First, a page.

Monday, 19 April 2010
Why does sleep deprivation alleviate symptoms of depression?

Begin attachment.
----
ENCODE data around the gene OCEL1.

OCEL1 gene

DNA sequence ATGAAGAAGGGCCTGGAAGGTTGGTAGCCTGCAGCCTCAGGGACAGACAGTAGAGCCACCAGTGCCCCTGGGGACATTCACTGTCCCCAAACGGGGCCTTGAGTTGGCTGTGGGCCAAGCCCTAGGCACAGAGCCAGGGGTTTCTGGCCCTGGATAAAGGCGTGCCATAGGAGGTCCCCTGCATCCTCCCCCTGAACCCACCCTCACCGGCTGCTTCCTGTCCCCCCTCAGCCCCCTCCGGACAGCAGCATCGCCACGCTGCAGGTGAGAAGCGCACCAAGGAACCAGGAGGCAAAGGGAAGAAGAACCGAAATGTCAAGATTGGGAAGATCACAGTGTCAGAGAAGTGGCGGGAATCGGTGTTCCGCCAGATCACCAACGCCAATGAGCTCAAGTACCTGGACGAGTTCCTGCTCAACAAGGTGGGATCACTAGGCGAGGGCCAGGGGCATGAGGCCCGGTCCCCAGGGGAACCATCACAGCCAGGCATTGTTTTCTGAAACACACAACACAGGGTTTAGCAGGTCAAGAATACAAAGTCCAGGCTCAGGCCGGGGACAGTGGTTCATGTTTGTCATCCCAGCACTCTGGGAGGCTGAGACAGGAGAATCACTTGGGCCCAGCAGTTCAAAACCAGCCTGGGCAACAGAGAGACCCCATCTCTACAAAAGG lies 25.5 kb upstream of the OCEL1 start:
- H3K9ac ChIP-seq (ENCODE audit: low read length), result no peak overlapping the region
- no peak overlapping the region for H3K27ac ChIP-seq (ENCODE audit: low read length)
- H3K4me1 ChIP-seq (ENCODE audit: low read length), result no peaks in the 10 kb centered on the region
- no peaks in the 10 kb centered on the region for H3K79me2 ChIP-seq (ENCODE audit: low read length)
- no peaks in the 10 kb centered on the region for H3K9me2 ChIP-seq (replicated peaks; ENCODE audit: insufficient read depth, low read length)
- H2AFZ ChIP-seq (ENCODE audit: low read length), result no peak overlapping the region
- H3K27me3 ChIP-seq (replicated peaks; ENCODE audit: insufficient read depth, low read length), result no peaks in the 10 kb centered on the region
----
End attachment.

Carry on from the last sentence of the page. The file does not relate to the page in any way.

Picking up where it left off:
Here's a link to an interesting article in the New York Times about depression and sleep that surprised me. A couple of months ago the neighbours upstairs had a new baby. He cries a lot, day and night, and you would think that the sleepless nights his crying causes could easily make anyone depressed. Indeed, postpartum depression can be remarkably common, affecting anything between 5-25% of new mothers in the first few months after giving birth. But if anything, according to this article by Terry Sejnowski, a renowned computational neurobiologist, an entire night without sleep can actually lift symptoms of depression in such afflicted women. Unfortunately, this is no miracle cure. You cannot escape the lack of concentration, irritability and memory loss inevitable after a night without sleep, and even the shortest nap can break the spell. Exactly how sleep deprivation alleviates symptoms of depression is still a still largely unknown, but one avenue of research scientists are currently exploring focuses on general sleep patterns with a particular focus on the rapid eye-movement (REM) stages of sleep. A link between REM sleep and depression has already been made: a common antidepressants blocks REM sleep and people with a genetic predisposition for entering REM sleep very early on in their sleep cycle are at a larger risk of becoming depressed. Thus, while staying awake for one night may not actually, at least not in a longer term, cure or even treat depression effectively, the alleviating effects of staying awake may give scientists an interesting direction for research into depression.